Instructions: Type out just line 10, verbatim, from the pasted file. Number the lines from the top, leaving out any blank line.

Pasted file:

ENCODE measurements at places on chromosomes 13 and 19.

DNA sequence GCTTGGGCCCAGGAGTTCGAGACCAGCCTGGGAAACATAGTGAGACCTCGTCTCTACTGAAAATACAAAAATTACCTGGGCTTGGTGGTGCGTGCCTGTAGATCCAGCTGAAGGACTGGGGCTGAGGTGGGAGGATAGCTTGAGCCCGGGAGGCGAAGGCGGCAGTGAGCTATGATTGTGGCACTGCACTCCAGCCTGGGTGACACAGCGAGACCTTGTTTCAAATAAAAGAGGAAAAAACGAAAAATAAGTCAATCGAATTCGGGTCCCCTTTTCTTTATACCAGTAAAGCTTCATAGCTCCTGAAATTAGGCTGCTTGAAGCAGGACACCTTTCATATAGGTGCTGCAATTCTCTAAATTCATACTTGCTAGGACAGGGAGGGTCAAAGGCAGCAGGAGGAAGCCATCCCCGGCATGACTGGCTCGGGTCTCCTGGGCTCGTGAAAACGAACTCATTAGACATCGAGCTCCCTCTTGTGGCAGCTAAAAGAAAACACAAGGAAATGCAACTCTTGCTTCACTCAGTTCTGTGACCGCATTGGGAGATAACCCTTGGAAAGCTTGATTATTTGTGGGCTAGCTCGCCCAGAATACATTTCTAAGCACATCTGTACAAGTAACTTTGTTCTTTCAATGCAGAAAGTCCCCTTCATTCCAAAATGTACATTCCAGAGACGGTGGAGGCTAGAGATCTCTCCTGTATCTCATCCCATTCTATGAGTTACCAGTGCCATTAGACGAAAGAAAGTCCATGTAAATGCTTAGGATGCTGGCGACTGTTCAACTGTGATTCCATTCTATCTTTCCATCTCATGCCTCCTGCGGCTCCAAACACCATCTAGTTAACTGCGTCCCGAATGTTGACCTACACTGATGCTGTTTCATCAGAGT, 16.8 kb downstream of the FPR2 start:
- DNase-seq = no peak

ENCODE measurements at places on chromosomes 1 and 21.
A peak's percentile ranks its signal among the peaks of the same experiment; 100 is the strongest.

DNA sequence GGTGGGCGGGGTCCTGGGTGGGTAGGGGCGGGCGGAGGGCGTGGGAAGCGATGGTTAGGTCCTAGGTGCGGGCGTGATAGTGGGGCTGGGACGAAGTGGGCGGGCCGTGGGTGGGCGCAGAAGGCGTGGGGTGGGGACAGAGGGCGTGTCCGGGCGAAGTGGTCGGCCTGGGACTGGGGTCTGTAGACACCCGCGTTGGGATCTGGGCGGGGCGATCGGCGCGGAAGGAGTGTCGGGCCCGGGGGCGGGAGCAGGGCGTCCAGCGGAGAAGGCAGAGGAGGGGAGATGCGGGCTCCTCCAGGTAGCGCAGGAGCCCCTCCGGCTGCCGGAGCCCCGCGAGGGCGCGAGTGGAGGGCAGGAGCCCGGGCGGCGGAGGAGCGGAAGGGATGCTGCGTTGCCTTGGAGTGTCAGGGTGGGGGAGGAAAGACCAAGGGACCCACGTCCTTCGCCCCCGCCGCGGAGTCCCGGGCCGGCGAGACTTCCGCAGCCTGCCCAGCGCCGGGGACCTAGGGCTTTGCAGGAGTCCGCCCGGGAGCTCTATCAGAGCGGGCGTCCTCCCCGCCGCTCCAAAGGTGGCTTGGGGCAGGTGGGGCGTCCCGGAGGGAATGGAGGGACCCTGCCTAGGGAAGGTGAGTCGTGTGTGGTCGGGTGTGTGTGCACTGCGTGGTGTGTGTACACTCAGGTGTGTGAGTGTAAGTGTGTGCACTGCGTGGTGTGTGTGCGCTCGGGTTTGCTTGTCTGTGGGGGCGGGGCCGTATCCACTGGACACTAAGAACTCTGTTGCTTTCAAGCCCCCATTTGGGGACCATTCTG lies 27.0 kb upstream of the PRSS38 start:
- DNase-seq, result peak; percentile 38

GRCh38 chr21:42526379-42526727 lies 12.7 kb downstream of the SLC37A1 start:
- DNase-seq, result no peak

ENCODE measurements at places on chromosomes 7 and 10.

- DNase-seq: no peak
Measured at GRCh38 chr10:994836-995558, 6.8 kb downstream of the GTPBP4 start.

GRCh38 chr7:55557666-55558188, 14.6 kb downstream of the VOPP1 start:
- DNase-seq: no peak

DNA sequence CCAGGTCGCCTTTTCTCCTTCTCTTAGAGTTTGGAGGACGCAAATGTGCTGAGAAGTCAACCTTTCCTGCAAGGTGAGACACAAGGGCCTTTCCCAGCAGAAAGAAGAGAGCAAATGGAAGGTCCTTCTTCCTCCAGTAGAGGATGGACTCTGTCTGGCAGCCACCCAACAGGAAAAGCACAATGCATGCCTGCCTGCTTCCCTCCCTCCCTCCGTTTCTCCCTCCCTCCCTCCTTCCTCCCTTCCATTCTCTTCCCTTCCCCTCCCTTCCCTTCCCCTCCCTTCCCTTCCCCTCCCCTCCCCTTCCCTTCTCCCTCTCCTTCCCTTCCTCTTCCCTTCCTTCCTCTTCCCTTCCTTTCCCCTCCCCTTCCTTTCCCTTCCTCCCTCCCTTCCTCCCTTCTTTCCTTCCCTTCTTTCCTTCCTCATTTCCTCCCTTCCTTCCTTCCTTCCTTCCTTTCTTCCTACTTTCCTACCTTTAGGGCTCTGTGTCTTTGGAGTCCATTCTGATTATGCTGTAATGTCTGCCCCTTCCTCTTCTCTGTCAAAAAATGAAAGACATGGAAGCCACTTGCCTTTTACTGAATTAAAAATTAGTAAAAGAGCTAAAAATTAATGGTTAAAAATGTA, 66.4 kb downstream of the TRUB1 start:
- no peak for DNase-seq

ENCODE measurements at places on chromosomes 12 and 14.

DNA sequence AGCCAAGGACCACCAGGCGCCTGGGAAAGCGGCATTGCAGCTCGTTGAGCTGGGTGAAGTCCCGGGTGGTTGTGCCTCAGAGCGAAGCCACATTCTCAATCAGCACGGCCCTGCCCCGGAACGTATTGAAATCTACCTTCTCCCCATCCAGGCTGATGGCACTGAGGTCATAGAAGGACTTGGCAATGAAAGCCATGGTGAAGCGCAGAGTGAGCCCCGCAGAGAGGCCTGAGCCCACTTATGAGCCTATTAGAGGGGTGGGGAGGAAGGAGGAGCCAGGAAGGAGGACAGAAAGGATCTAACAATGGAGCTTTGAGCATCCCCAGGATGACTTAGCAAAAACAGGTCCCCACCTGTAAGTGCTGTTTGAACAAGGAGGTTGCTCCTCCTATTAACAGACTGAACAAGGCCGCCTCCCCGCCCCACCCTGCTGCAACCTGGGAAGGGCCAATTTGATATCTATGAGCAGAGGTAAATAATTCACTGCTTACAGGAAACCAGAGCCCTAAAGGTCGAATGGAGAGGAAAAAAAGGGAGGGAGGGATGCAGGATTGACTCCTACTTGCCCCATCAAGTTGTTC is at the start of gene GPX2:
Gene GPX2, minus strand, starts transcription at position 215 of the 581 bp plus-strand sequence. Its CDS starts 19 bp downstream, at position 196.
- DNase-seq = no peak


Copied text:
ENCODE measurements at places on chromosomes 7 and 10.